zondag 10 oktober 2010

Palestijnse Autoriteit dreigt met eenzijdig uitroepen Palestijnse staat

Arafat heeft al in 1988 een Palestijnse staat uitgeroepen, maar was toen een roepende in de (Tunesische) woestijn. Ook het Front Polisario heeft in de West-Sahara ooit een eigen staat uitgeroepen, en die is zelfs door tientallen landen erkend. Een beetje staat heeft echter controle nodig over haar grondgebied om internationaal serieus te worden genomen, en dat lijkt voor Abbas moeilijk realiseerbaar zonder medewerking van Israel. Doel van het uitroepen van een staat, of het dreigen daarmee, is uiteraard om de druk op Israel op te voeren om concessies te doen.
Ik kan de gevolgen niet geheel overzien, moet ik toegeven, maar misschien moet Abbas het maar gewoon doen. Twee voordelen kan ik wel verzinnen: bij brede erkenning van die Palestijnse staat wordt het de resterende groot-Israel aanhangers misschien eindelijk duidelijk dat ze hun claims op het hele gebied moeten opgeven. En met het uitroepen van die staat op de 'pre-1967 grenzen' kan Abbas daarna niet weer gaan dreigen op een eenstatenoplossing aan te zullen sturen.
The Jerusalem Post
Israel: PA threat to declare state unilaterally a 'mirage'
10/10/2010 02:05

Erekat: If US rejects request, we might take up the issue with UN Security Council; Israeli official: There is no substitute for direct negotiations.

Israeli government officials Saturday night dismissed as "unrealistic" and a "mirage" Palestinian threats to get the US or the UN Security Council to recognize an independent Palestinian state within the pre-1967 lines if the peace talks collapse.

The Palestinian Authority announced over the weekend – following the Arab League meeting in Libya that gave the US a 30-day grace period to get Israel to agree to another settlement construction moratorium – that it was considering "alternatives" in case the peace talks collapsed, including seeking US or UN recognition of an independent Palestinian state.

In Libya on Saturday, PA President Mahmoud Abbas asked Arab leaders to consider alternatives to the negotiations, said Saeb Erekat, a top aide to the Palestinian president.

Erekat said Abbas asked Arab leaders "to press the American administration to recognize an independent Palestinian state within the borders of 1967."

If the Americans reject the request, the Palestinians might take up the issue with the Security Council nonetheless, Erekat said.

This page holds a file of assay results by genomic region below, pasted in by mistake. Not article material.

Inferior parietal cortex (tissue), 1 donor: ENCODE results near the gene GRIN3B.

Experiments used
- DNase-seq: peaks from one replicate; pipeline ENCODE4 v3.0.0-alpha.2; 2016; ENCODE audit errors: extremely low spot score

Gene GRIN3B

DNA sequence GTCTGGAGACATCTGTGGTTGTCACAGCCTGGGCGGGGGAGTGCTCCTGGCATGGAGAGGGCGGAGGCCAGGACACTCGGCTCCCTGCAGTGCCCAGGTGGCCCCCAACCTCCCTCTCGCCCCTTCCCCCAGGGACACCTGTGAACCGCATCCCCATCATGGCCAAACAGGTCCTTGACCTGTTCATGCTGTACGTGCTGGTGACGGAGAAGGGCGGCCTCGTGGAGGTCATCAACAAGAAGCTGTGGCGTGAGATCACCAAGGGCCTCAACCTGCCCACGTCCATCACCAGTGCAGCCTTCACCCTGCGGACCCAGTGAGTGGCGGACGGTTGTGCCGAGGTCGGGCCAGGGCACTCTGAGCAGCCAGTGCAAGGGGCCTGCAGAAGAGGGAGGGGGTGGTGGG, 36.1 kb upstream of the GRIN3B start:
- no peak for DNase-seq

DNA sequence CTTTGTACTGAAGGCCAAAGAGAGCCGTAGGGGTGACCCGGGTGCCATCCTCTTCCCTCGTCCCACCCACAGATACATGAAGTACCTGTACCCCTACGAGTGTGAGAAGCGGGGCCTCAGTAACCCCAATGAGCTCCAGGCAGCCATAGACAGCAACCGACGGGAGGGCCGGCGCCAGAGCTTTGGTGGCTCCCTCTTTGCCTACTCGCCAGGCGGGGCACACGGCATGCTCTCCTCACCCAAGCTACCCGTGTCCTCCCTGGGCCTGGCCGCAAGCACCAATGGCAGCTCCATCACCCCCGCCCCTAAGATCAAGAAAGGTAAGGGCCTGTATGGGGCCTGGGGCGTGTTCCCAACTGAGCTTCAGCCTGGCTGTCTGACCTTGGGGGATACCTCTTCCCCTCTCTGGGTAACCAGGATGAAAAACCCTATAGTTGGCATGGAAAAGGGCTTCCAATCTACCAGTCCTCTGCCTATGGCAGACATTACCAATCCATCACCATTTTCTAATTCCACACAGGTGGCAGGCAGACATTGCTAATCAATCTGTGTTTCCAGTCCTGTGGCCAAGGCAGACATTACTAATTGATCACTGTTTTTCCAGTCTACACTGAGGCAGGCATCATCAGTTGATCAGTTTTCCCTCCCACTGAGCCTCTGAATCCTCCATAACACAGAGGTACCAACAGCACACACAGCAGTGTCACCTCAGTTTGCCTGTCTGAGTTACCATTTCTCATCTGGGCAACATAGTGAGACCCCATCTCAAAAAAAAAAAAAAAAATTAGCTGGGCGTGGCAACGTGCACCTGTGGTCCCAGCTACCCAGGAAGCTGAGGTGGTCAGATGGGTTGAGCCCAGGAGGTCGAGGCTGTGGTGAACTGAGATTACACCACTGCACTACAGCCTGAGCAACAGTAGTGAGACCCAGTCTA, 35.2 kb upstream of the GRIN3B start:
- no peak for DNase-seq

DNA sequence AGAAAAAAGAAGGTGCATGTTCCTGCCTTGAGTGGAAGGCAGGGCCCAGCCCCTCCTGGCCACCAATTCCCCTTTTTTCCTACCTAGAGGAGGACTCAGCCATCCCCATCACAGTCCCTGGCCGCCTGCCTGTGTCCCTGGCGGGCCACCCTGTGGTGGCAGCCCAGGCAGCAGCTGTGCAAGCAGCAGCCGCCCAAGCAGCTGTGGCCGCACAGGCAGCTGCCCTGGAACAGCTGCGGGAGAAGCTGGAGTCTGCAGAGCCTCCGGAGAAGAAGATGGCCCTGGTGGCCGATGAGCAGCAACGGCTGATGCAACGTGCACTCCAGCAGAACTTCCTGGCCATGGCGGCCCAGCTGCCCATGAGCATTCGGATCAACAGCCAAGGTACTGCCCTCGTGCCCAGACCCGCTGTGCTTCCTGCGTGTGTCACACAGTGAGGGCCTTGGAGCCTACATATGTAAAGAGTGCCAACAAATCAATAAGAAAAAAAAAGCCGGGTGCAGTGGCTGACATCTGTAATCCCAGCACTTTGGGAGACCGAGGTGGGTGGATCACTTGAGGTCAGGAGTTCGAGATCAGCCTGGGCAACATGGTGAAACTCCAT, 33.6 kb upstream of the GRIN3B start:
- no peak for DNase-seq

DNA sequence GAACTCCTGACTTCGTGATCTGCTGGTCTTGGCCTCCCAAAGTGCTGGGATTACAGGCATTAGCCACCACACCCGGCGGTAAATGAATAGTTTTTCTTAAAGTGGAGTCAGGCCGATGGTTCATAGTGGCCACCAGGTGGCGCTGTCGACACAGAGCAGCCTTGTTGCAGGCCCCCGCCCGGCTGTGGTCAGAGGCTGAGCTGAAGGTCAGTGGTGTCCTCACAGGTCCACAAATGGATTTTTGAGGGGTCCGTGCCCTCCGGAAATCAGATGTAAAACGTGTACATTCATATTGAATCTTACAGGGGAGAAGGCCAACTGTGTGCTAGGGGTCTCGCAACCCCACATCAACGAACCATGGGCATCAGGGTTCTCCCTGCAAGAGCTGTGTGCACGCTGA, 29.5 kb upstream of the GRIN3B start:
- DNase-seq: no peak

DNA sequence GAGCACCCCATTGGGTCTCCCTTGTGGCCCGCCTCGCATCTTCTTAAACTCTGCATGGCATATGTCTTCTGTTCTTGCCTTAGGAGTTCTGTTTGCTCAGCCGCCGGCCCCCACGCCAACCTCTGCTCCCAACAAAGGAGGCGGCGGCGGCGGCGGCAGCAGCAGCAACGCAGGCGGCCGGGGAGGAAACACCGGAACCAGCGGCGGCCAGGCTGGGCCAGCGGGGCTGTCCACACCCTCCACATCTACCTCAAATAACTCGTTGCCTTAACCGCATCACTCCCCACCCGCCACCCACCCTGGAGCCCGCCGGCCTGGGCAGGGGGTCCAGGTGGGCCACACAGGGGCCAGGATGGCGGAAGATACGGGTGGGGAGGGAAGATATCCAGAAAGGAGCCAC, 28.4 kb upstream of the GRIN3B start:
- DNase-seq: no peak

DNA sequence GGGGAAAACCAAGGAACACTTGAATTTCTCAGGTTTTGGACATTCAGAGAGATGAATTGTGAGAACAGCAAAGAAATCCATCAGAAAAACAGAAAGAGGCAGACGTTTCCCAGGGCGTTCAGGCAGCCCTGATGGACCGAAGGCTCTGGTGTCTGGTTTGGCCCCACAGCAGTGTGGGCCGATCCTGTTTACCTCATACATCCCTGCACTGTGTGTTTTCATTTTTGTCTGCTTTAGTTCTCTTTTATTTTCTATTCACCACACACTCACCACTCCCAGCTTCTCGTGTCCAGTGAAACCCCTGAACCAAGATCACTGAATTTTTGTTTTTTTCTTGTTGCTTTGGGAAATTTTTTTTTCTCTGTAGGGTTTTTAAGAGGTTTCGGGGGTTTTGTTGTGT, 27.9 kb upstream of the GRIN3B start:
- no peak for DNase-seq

Abbas told the summit that he did not expect Israel to budge on the settlement issue, and that in the meantime opposition to continuing the talks is building among the Palestinian people, according to two Arab diplomats.

"We have exhausted all our alternatives," the diplomats quoted Abbas as saying. They spoke on condition of anonymity in order to discuss information from the closed session.

A PA official in Ramallah said the Arab League supported the idea of seeking US or UN recognition of a Palestinian state.

"The Palestinian leadership will give the US administration another chance to solve the crisis," he said. "If their efforts fail in the next 30 days, we will go to the Americans and the United Nations."

Israeli officials took the threat in stride.

"There is no substitute for direct negotiations and a historic agreement," one official said. "Everything else is a mirage."

The official, who said these types of threats were part of the PA's diplomacy, added that such proposals have not proven serious when raised many times in the past, and that the PA understood that only a negotiated solution could bring peace.

He added that over the past year the Palestinians have alternated threats to go to the UN Security Council searching for recognition of Palestinian statehood, with the threat of abandoning the two-state idea and instead pursuing a "one-state solution."

Although the official refused to speculate on how the US would react if the PA did carry out its threat to get international recognition for statehood, similar proposals in the past have not been embraced by Washington, which consistently has said it wanted to see a negotiated – rather than imposed – settlement.

There is also considerable doubt as to whether a US president could back such a far-reaching proposal that would certainly face huge opposition in both houses of Congress and among large swaths of the American public.

A call in July 2009 by Javier Solana, the previous EU foreign policy chief, for the Security Council to recognize a Palestinian state by a certain deadline if the sides could not reach an agreement on their own, did not gain serious traction in Washington or, for that matter, in many other capitals around the world.

At that time the Foreign Ministry issued a statement rejecting Solana's proposal, saying that UN Security Council Resolutions 242 and 338, as well as the road map peace plan and previous Israeli-Palestinian agreements established that the solution to the conflict could only be reached through negotiations by the sides.

Khaled Abu Toameh and AP contributed to this report.


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